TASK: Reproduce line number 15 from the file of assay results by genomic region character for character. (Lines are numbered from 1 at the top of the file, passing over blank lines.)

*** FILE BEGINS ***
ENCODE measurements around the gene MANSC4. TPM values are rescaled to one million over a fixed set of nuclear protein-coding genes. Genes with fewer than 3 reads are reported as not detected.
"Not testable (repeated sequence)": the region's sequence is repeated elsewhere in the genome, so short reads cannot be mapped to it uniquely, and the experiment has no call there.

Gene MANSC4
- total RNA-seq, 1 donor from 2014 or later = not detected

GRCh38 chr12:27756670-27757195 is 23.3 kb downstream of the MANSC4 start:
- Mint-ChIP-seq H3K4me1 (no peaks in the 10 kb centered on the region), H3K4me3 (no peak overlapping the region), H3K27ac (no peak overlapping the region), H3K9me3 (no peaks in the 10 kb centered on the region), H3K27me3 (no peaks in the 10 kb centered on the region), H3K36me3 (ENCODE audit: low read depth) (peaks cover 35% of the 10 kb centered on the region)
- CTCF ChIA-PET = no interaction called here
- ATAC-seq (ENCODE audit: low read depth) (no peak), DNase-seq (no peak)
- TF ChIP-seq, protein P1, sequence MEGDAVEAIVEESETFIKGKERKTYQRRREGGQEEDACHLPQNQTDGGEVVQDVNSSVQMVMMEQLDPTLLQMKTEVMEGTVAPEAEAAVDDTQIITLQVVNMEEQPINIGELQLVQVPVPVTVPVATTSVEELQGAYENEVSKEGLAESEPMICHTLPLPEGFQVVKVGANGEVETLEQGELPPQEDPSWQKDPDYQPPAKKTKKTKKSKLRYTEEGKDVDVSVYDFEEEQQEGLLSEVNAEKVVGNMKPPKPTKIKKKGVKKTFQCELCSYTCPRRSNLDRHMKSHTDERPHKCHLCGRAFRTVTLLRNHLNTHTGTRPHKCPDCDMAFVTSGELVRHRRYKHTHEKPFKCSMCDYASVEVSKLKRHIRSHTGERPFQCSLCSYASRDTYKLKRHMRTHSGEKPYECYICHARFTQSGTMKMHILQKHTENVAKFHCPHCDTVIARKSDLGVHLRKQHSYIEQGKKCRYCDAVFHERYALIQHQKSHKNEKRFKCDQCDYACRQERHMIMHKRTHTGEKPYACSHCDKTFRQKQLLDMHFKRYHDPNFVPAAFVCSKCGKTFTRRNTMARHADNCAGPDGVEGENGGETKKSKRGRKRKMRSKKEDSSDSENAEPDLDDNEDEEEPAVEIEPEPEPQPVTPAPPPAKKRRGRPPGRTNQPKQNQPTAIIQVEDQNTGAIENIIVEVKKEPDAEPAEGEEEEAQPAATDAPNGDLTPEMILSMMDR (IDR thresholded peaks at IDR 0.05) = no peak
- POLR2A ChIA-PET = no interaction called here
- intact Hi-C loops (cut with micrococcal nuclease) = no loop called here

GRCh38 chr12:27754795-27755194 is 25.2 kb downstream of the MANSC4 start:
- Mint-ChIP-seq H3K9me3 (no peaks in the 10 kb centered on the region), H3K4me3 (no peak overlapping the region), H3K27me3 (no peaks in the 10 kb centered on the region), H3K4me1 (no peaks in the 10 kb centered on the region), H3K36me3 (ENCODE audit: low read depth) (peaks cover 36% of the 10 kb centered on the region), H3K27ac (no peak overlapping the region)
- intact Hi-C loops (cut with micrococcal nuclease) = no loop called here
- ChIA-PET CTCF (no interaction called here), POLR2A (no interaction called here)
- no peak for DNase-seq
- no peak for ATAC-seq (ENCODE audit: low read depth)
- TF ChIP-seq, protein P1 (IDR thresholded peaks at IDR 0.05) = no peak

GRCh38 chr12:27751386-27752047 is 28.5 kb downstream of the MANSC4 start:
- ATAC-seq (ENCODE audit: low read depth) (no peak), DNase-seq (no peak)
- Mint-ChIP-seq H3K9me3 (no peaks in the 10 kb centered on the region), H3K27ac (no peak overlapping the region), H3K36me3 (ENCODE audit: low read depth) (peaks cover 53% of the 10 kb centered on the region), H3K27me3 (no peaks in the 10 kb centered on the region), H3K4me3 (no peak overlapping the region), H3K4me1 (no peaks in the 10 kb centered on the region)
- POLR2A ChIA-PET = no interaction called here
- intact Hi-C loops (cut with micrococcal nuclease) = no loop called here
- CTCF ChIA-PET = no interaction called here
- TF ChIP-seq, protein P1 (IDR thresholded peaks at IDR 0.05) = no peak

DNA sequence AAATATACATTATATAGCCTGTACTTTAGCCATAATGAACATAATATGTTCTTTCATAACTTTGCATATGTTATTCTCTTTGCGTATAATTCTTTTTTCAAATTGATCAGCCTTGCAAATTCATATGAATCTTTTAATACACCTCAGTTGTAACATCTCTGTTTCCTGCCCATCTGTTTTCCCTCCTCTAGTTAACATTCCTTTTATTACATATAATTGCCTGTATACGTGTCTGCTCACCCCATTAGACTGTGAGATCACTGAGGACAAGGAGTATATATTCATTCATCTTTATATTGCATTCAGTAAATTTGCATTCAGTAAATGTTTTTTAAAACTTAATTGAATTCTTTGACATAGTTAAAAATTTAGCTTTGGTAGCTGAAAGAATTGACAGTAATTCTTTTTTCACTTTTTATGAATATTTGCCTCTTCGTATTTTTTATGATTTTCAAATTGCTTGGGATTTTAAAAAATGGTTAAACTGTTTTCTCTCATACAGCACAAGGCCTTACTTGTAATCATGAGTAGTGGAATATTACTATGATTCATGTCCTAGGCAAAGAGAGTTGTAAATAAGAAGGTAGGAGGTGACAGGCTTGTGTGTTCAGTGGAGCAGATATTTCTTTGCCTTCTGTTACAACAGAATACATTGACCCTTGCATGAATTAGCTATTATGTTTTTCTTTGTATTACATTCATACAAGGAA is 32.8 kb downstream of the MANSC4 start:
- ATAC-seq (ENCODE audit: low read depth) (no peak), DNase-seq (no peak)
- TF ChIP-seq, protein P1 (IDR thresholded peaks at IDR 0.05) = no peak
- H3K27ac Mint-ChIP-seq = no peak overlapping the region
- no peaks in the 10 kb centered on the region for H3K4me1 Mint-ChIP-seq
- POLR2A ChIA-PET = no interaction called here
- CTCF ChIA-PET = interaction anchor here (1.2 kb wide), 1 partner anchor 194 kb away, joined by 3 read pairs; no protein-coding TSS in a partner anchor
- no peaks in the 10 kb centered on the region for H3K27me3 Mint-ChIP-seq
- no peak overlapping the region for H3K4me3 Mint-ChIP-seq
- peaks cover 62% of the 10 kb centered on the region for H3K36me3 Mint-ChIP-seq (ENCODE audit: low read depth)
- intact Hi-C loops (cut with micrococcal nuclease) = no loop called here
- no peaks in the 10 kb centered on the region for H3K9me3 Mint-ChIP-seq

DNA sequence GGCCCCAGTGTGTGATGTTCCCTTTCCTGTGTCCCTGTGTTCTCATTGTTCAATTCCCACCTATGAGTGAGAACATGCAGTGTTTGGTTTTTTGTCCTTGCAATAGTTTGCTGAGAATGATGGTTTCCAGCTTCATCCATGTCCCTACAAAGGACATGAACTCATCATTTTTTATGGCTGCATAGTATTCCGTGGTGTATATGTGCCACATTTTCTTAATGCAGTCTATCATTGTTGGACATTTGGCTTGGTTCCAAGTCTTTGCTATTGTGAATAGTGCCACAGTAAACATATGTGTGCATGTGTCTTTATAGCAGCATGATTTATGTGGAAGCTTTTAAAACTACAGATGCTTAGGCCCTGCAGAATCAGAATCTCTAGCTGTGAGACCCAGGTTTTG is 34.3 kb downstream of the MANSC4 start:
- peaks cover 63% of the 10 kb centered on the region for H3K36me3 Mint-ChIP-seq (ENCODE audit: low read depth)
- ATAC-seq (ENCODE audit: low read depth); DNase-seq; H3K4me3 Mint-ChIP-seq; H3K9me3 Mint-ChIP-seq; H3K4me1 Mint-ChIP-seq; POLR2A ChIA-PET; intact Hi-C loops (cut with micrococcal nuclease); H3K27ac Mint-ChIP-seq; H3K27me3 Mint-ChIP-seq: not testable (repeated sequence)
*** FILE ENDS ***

- ChIA-PET CTCF (no interaction called here), POLR2A (no interaction called here)